I suppose everyone at some time or other does something or has something happen that makes them uncomfortable or embarrassed.
Some of those incidents are best forgotten and we pretend they never happened. Others are funny and we remember them. Some of those moments happen to others, and we remember them and are glad they didn't happen to us.
My earliest such memory happened when I was about in second or third grade. We lived in a new house on a new street and a crew of workers were installing new sewers before the road was to be paved.
At the end of the day, the workers had put all the dirt back into the trench and hosed it down with lots of water to settle it. I was curious and played along the edge of the trench, throwing stones into the water. Next thing I remember is telling my Mom, "I don't know what happened, but I'm all wet." Yes, I had fallen into the water. It was only about two feet deep and I crawled out easily.
Another time, I had invited a friend to go with me somewhere (I don't remember where). We arrived at the place and that's when I discovered I had forgotten to bring along my wallet.
Perhaps the most embarrassing of all is the time I was on the dance floor at Geauga Lake Park. In those days, young men and women went to public dance halls that served as meeting places. I think the dance floor had just recently been cleaned and waxed and might have been a bit slippery. I made a quick turn, and my partner didn't and before I knew it, I had fallen down. Neither of us said anything, we just finished the dance number.
A long time ago, I was at Euclid Beach Park where I ran into Frankie, a man I had known as a classmate in fifth and sixth grade. Without thinking, and before he had an opportunity to introduce himself and the lady he was with, I blurted out something like, "So you're Frankie from sixth-grade and this must be your mother."
His response made feel like crawling into a hole. He said, "This is my wife."
That must have been 60 to 75 years ago, and I still feel bad about it. I wonder what he and his wife had to say afterwards?
Another Euclid Beach story took place when I was at the park with a date. The rides I liked were the Racing Derby and The Whip. This time (and the only time) the girl and I were on a ride that had little two person cars suspended from cables. As the cars went round and round, faster and faster, they would swing outward to give riders a feeling of flying. Each car had a large rudder that gave the rider control of the flying car, making it go higher or lower and even make it go sideways.
When we got off the ride, I didn't feel so good. My stomach was churning. We left the park rather quickly and on the way home, I had to stop and vomit along the side of the road. That didn't make a very good impression on my date.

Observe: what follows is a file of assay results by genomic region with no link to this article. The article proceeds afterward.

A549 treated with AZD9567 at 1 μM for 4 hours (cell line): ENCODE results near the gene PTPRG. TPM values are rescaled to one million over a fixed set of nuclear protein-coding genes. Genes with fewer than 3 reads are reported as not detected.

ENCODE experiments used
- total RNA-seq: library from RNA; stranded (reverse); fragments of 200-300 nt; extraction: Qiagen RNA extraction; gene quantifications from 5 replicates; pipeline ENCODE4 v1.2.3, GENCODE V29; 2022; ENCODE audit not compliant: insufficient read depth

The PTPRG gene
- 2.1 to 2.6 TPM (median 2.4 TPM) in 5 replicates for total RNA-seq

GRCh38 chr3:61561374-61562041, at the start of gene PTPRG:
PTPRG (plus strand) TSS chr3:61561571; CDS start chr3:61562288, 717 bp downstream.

I wasn't part of this story, but it is an example of how unintended things happen. At the time, Maple Heights buses ran only to Miles and Broadway where riders had to transfer to the Cleveland streetcar system. An agreement was reached with Cleveland to allow Maple Heights buses to go all the way to Public Square. That resulted in a two-tiered fare system: 10 cents to Miles and Broadway, the Maple/Cleveland border, and 25 cents for all the way downtown.
If riders paid the full fare on boarding in Maple, they got a pink slip they gave the driver when getting off in Cleveland. If they had only paid to Miles, they would have to pay the extra 15 cents.
One lady had her pink slip in her hand when getting off, but she was so busy talking to her lady friend, she just walked right by the driver.
He very politely reminded her by saying, "Lady, your slip." She looked down at the hem of her dress, gave the driver a dirty look, and got off the bus. I wonder how she felt when she realized what she had done?
On the subject of ladies underwear, I once went with my wife to a discount ladies clothing warehouse. It was a huge place with racks and racks of merchandise. I sat near the checkout counter while my wife shopped. When it was getting late, I went out among those racks to look for her. That's when I stumbled into what turned out to be a fitting room. The look on the faces of the few women there made me realize I was in the wrong place. Embarrassed and humiliated, I got out of that area very quickly.
My Mother often told of the time when women wore multiple petticoats, held in place with elastic in the waistband. One young lady was dancing when the elastic broke. Her slip fell to the floor. She stepped out of it, picked it up, and just kept on dancing. I wonder what her dance partner had to say about that?